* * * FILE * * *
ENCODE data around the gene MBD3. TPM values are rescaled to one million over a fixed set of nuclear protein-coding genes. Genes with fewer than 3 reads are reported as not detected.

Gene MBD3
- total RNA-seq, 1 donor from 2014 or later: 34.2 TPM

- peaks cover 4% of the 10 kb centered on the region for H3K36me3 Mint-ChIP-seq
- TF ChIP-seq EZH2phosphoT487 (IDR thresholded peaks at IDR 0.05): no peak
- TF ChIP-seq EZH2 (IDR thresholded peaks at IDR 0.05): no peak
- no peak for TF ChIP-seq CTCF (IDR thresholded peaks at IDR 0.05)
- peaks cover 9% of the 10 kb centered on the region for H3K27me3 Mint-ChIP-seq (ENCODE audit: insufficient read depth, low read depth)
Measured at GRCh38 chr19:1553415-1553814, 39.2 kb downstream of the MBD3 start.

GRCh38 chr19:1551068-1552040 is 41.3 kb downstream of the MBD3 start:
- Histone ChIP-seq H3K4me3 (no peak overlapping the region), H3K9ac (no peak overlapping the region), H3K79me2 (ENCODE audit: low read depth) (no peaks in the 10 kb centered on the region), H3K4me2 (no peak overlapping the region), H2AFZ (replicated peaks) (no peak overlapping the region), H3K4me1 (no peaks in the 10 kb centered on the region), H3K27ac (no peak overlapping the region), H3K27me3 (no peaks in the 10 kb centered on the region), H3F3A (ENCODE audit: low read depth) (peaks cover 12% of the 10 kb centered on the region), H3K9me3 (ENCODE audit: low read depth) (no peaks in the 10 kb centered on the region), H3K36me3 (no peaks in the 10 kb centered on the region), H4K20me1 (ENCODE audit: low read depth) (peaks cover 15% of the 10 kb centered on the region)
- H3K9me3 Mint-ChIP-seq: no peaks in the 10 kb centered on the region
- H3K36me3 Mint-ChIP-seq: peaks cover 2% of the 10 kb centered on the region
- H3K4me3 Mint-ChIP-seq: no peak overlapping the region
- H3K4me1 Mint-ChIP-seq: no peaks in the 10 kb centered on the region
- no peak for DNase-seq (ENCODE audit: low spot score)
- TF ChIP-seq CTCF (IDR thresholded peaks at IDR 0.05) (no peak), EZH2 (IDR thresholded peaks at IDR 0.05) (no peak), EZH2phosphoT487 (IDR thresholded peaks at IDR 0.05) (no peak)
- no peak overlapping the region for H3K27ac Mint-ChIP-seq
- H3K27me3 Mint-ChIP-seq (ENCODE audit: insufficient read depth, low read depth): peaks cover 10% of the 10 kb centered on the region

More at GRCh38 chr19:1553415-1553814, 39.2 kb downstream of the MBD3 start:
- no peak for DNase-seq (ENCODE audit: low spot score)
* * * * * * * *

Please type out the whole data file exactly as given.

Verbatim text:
ENCODE data around the gene MBD3. TPM values are rescaled to one million over a fixed set of nuclear protein-coding genes. Genes with fewer than 3 reads are reported as not detected.

Gene MBD3
- total RNA-seq, 1 donor from 2014 or later: 34.2 TPM

- peaks cover 4% of the 10 kb centered on the region for H3K36me3 Mint-ChIP-seq
- TF ChIP-seq EZH2phosphoT487 (IDR thresholded peaks at IDR 0.05): no peak
- TF ChIP-seq EZH2 (IDR thresholded peaks at IDR 0.05): no peak
- no peak for TF ChIP-seq CTCF (IDR thresholded peaks at IDR 0.05)
- peaks cover 9% of the 10 kb centered on the region for H3K27me3 Mint-ChIP-seq (ENCODE audit: insufficient read depth, low read depth)
Measured at GRCh38 chr19:1553415-1553814, 39.2 kb downstream of the MBD3 start.

GRCh38 chr19:1551068-1552040 is 41.3 kb downstream of the MBD3 start:
- Histone ChIP-seq H3K4me3 (no peak overlapping the region), H3K9ac (no peak overlapping the region), H3K79me2 (ENCODE audit: low read depth) (no peaks in the 10 kb centered on the region), H3K4me2 (no peak overlapping the region), H2AFZ (replicated peaks) (no peak overlapping the region), H3K4me1 (no peaks in the 10 kb centered on the region), H3K27ac (no peak overlapping the region), H3K27me3 (no peaks in the 10 kb centered on the region), H3F3A (ENCODE audit: low read depth) (peaks cover 12% of the 10 kb centered on the region), H3K9me3 (ENCODE audit: low read depth) (no peaks in the 10 kb centered on the region), H3K36me3 (no peaks in the 10 kb centered on the region), H4K20me1 (ENCODE audit: low read depth) (peaks cover 15% of the 10 kb centered on the region)
- H3K9me3 Mint-ChIP-seq: no peaks in the 10 kb centered on the region
- H3K36me3 Mint-ChIP-seq: peaks cover 2% of the 10 kb centered on the region
- H3K4me3 Mint-ChIP-seq: no peak overlapping the region
- H3K4me1 Mint-ChIP-seq: no peaks in the 10 kb centered on the region
- no peak for DNase-seq (ENCODE audit: low spot score)
- TF ChIP-seq CTCF (IDR thresholded peaks at IDR 0.05) (no peak), EZH2 (IDR thresholded peaks at IDR 0.05) (no peak), EZH2phosphoT487 (IDR thresholded peaks at IDR 0.05) (no peak)
- no peak overlapping the region for H3K27ac Mint-ChIP-seq
- H3K27me3 Mint-ChIP-seq (ENCODE audit: insufficient read depth, low read depth): peaks cover 10% of the 10 kb centered on the region

More at GRCh38 chr19:1553415-1553814, 39.2 kb downstream of the MBD3 start:
- no peak for DNase-seq (ENCODE audit: low spot score)